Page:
Storm of the Century – Stephen King

Storm of the Century is a miniseries written by Stephen King—for once, something that was intended to be a movie, not a movie based on a book. Personally, I think Stephen King should stick to writing books.

Not that Storm of the Century was bad, really. The basic premise is this: Little Tall Island, a teeny island off the coast of Maine, is cut off from the world during (predictably) “the storm of the century” one winter. On the island with them is a man of unknown origin, who, through some dastardly power, is able to make island residents kill themselves—and each other—in grisly, horrifying ways. And at the site of every murder/suicide, there is always a note: “Give me what I want, and I’ll go away.”

Okay, short digression, but I promise I’ll get back to the topic at hand in a minute. I have a love-hate relationship with miniseries. This may surprise you based on many of my previous entries, where I praise miniseries over actual feature films (especially in the case of The Shining). And that’s true, I do believe miniseries often do a better job sticking to the book, because they can. They have more time. And I like when movie portrayals are accurate to the book.


There are downsides to miniseries (miniseries…es?) as well. You’re not going to get any big-name actors, which can be an advantage but often isn’t. They’re paced more slowly, because they’re not worried about packing all the action into a slim two-hours-or-less movie. And they’re freakin’ LONG.

This can be an advantage when it comes to movies based on books. I would have been perfectly happy to sit through a Harry Potter miniseries rather than watch the slaughter of my beloved books on the big screen. But I think Storm of the Century would have been much better as a feature-length film, which is what I had thought it was until it showed up in our mailbox! (See, I told you I’d get back to Storm of the Century!)

Anyway, I think my biggest beef with Storm of the Century is that I HATED the ending. Hated it. Probably the worst ending I’ve ever seen. And Stephen King usually has such good endings! Okay, yes, I will admit that the main reason I didn’t like the ending was because it wasn’t a happy ending (I live for happy endings, realistic or not). But I also just didn’t feel any real…closure. Right at the end you think you’re gonna get some—and I guess you do get a little—but it’s not good closure! It’s bad closure! It definitively ends the movie/miniseries but…ugh. So upsetting. After more than four hours I want something good to happen! But noooooo, nothing good can happen.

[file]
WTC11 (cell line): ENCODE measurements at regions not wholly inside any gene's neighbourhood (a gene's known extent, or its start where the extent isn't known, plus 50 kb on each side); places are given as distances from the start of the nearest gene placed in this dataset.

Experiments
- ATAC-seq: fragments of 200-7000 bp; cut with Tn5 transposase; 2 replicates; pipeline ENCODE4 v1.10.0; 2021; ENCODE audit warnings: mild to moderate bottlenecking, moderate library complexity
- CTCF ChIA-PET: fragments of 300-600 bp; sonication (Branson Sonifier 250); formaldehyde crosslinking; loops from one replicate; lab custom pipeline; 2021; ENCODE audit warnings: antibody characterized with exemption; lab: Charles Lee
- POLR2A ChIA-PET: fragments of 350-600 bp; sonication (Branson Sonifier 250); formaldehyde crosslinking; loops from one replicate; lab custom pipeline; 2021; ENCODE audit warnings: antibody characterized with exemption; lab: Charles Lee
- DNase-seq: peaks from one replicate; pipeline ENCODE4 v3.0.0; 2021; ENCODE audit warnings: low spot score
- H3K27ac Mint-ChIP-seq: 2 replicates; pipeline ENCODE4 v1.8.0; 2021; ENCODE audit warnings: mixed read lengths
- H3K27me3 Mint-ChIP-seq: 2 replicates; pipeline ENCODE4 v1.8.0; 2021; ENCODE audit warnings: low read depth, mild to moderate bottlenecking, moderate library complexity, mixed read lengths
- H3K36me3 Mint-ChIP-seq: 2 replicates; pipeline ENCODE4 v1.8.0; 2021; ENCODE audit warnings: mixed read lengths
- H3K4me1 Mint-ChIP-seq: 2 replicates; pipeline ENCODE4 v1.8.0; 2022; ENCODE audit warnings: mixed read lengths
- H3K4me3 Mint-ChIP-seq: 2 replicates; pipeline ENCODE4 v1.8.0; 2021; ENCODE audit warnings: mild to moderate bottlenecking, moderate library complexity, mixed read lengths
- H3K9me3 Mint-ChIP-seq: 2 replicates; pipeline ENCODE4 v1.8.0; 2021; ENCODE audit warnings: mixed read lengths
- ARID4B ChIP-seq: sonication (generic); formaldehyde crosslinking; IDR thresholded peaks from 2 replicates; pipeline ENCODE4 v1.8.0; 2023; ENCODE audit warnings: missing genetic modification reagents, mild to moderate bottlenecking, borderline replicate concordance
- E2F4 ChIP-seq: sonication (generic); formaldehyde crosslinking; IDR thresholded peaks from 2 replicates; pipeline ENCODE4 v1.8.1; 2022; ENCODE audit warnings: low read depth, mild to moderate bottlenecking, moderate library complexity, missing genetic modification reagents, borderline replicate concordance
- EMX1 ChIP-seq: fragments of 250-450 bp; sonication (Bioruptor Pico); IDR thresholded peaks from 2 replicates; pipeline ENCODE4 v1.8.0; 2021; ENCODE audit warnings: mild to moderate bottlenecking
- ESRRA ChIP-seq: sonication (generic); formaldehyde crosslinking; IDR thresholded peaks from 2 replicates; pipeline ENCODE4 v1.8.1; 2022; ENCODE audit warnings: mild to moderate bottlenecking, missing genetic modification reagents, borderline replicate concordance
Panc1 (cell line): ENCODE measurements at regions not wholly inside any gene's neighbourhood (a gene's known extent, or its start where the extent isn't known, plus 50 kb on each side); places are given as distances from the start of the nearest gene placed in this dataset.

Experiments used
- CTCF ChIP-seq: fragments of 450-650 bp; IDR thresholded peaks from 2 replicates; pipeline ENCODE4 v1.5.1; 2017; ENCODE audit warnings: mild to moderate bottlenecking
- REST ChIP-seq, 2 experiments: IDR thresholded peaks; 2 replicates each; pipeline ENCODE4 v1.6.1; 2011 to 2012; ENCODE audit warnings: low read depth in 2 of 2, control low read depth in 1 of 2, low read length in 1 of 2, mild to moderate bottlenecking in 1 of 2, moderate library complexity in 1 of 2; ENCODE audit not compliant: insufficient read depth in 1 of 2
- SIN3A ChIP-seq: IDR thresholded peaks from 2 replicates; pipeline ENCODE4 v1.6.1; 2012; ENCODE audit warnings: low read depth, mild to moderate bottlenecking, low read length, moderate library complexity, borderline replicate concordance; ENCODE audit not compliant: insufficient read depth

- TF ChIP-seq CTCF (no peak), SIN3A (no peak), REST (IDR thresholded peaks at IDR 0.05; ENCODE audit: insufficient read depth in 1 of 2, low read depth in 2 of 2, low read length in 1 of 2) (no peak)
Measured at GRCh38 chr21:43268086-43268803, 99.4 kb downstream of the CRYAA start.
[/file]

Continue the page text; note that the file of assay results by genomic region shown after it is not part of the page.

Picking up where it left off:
Ahem. Sorry. I get carried away sometimes. In the end, I’m glad I watched it, but it’s not something I would invest four hours in again. I think it would have been better if it was shorter—more action, less exposition—and if the ending had not COMPELTELY SUCKED THE LIFE OUT OF ME.

Rating: ♥♥♥

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4 thoughts on “Storm of the Century – Stephen King

  1. I’m a fan of that particular miniseries myself—I’ve watched it three or four times, one of those times when I was snowed into my apartment. But what I liked even better was the treatment of Storm of the Century in Tony Magistrale’s book, Hollywood’s Stephen King. Magistrale say that the whole reason Linoge was pointing out people’s faults was so that what he was about to do—take a child—wouldn’t look so bad.

    You may like Magistrale’s book, Bridget. He makes some of the same points about miniseries that you do, and he also has good thoughts on IT and The Stand. The book also has an interview with Stephen King.

      • That was okay. I think Kubrik’s Shining was better, plus I thought the kid in the miniseries for the Shining was rather annoying. But I enjoyed listening to the audio commentary. Stephen King was one of the commenters, and I enjoyed listening to them talk about Kubrik, religion, etc.

        Here’s a post I did on Storm of the Century. A lot of it regurgitates the plot, but that was because I thought the plot was pretty powerful:

        • I didn’t like Kubrick’s version at all because I’m such a book purist. I can admit that I probably would have enjoyed it as a movie had I not read the book (and, perhaps, except for Shelly Duval…). I don’t remember the kid in the miniseries being any more annoying than the kid in the movie, but maybe I will when I watch it this weekend!

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